I see now more and more, with the legalization of marijuana, that police are pulling people over for marijuana-related DUIs at a record number.
The way they prove a marijuana DUI is first, obviously, by getting your blood so they can measure your THC level, and they can do that now, depending on what your THC level measures out at.
That will be one of the most significant factors in determining whether or not you can safely operate a motor vehicle. That's a standard in a DUI – whether it involves alcohol, marijuana, or any other types of drugs.
If you can't safely operate a motor vehicle and you're on some drug, they can get you for driving under the influence in Los Angeles, and I'm telling you right now, they will do it.
One thing I see happening as things change in the law and it's a different time is that many people are getting arrested for marijuana DUI. In many cases, they don't even have alcohol in their system. Since marijuana has been legalized in California, people figure they can smoke and drive, and it won't matter. They are wrong.
California Vehicle Code 23152(f) VC defines driving under the influence of drugs. Many people don't realize that the police are looking to arrest people smoking marijuana and driving who cannot safely operate a motor vehicle. The prosecutors are also looking to charge people with a marijuana DUI.
They have figured out a way to measure the person's THC level to see how much marijuana they've smoked to provide a legal argument to obtain a conviction.
THC stays in someone's system for a long time, so even though you may have THC in your system, it does not always mean you are under the influence of marijuana. Our Los Angeles DUI lawyer will review further below.
Seeking Evidence of Marijuana Use During a Traffic Stop
Prosecutors and law enforcement officers realize this argument that just because THC shows up in your system doesn't mean you are under the influence. They know that people will make the argument.
Thus, what they usually seek when it comes to a marijuana DUI is, does the evidence show that you recently smoked marijuana? For example, when the police pulled you over on a traffic stop, did they smell marijuana inside the car?
Law Enforcement will typically check you to see if they can see signs that you recently smoked marijuana. They will often call in a drug-recognition police officer to get involved in the case.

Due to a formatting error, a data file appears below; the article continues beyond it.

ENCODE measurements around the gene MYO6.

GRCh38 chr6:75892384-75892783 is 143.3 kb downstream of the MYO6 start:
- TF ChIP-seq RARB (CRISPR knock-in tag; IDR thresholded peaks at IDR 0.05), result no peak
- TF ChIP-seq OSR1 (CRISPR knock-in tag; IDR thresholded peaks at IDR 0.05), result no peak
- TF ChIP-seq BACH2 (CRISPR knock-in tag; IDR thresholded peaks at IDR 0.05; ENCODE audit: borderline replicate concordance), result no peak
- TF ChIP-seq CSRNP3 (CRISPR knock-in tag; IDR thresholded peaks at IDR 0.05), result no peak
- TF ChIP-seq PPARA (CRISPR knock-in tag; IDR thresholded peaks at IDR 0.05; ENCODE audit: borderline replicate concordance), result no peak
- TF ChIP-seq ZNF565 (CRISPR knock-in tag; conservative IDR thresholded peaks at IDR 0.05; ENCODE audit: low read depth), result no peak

These drug recognition experts (DRE) will run you through numerous tests to determine whether or not you have smoked marijuana and if you're still under the influence of it. They seek to prove in these marijuana DUIs whether you can safely operate a motor vehicle.
Thus, for the standard alcohol DUI, they have the field sobriety tests, but for marijuana, this is where this drug recognition will come in. A DRE will do their best to try and figure out:
- whether you're under the influence of marijuana versus just having it in your system because you smoked it in the past, and
- they're going to be looking at what is this person's reaction time and could they drive a car safely?
They're doing this because they know the defense lawyer in a marijuana DUI will attempt to challenge the police about whether or not they've proven that the defendant could not safely operate a motor vehicle.
This factor is different than alcohol because you have a presumption that if you're a .08 or greater, it's presumed you can't safely operate a motor vehicle. It's more complicated in marijuana DUI cases. Prosecutors are getting more sophisticated in the tests to measure the level of THC in your system.
Seeking Evidence You Couldn't Safely Operate a Motor Vehicle
People are arrested every single day for marijuana-related DUIs. Another way they do it is they look at the surrounding circumstances. For example, they're going to look at your driving.
If you were involved in an accident, that's certainly an indicator that you couldn't safely operate a motor vehicle – if you're swerving on the road, committing traffic violations – whatever the case may be. Driving is one factor that they are going to look at.
As noted, they'll also probably get a drug recognition expert to run tests on you to determine whether or not you could safely operate a motor vehicle and whether or not you're under the influence of marijuana or some other drug. That's the type of things the police have available to them to determine whether or not you can safely operate a motor vehicle:
- how you're walking,
- how you're talking,
- how you're driving, and
- how you perform any tests they have you perform.
These are all ways to determine whether or not you could safely operate a motor vehicle. That's the standard.
What is the Implied Consent Law?
There's something called the implied consent law which gives police the right if they think you're under the influence of something to test you, and you have to cooperate with them.
If you don't cooperate with them, it will go down as a refusal because if people say they're not going to cooperate, and that's the end, nobody would ever be able to be caught driving while under the influence.
To combat that, they basically say, look, if you want to have a driver's license, if you want to drive in California, and if you're going to drive in Los Angeles, if the police ask you to take a test to determine whether or not you can safely operate a motor vehicle, you've got to do it.
If you don't do it, they're just going to assume that you're driving under the influence, and we'll prosecute you accordingly.
So, pick up the phone if you or a loved one is charged with a marijuana-related DUI. Ask for a meeting with Ron Hedding. We will go over everything.
I will use my 30 years of defense experience to help you figure out the best course of action. The Hedding Law Firm offers a free case review by phone or use the contact form.